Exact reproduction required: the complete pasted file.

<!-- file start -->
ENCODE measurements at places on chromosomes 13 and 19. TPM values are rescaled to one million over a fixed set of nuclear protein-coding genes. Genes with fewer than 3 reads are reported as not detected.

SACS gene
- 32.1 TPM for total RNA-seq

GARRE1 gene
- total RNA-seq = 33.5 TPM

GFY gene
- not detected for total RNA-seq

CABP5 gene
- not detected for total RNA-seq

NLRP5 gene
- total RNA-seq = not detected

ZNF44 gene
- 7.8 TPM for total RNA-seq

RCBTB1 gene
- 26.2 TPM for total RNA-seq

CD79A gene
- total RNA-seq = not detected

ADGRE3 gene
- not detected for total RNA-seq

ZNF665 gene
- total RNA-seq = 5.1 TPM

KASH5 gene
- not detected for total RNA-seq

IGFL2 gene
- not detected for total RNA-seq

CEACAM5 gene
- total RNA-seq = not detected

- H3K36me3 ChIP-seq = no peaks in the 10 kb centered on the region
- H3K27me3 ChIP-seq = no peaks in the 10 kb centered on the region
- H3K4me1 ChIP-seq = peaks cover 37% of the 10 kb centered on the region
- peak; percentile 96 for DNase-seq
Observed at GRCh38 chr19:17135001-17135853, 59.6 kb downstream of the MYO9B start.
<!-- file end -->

ENCODE measurements at places on chromosomes 13 and 19. TPM values are rescaled to one million over a fixed set of nuclear protein-coding genes. Genes with fewer than 3 reads are reported as not detected.

SACS gene
- 32.1 TPM for total RNA-seq

GARRE1 gene
- total RNA-seq = 33.5 TPM

GFY gene
- not detected for total RNA-seq

CABP5 gene
- not detected for total RNA-seq

NLRP5 gene
- total RNA-seq = not detected

ZNF44 gene
- 7.8 TPM for total RNA-seq

RCBTB1 gene
- 26.2 TPM for total RNA-seq

CD79A gene
- total RNA-seq = not detected

ADGRE3 gene
- not detected for total RNA-seq

ZNF665 gene
- total RNA-seq = 5.1 TPM

KASH5 gene
- not detected for total RNA-seq

IGFL2 gene
- not detected for total RNA-seq

CEACAM5 gene
- total RNA-seq = not detected

- H3K36me3 ChIP-seq = no peaks in the 10 kb centered on the region
- H3K27me3 ChIP-seq = no peaks in the 10 kb centered on the region
- H3K4me1 ChIP-seq = peaks cover 37% of the 10 kb centered on the region
- peak; percentile 96 for DNase-seq
Observed at GRCh38 chr19:17135001-17135853, 59.6 kb downstream of the MYO9B start.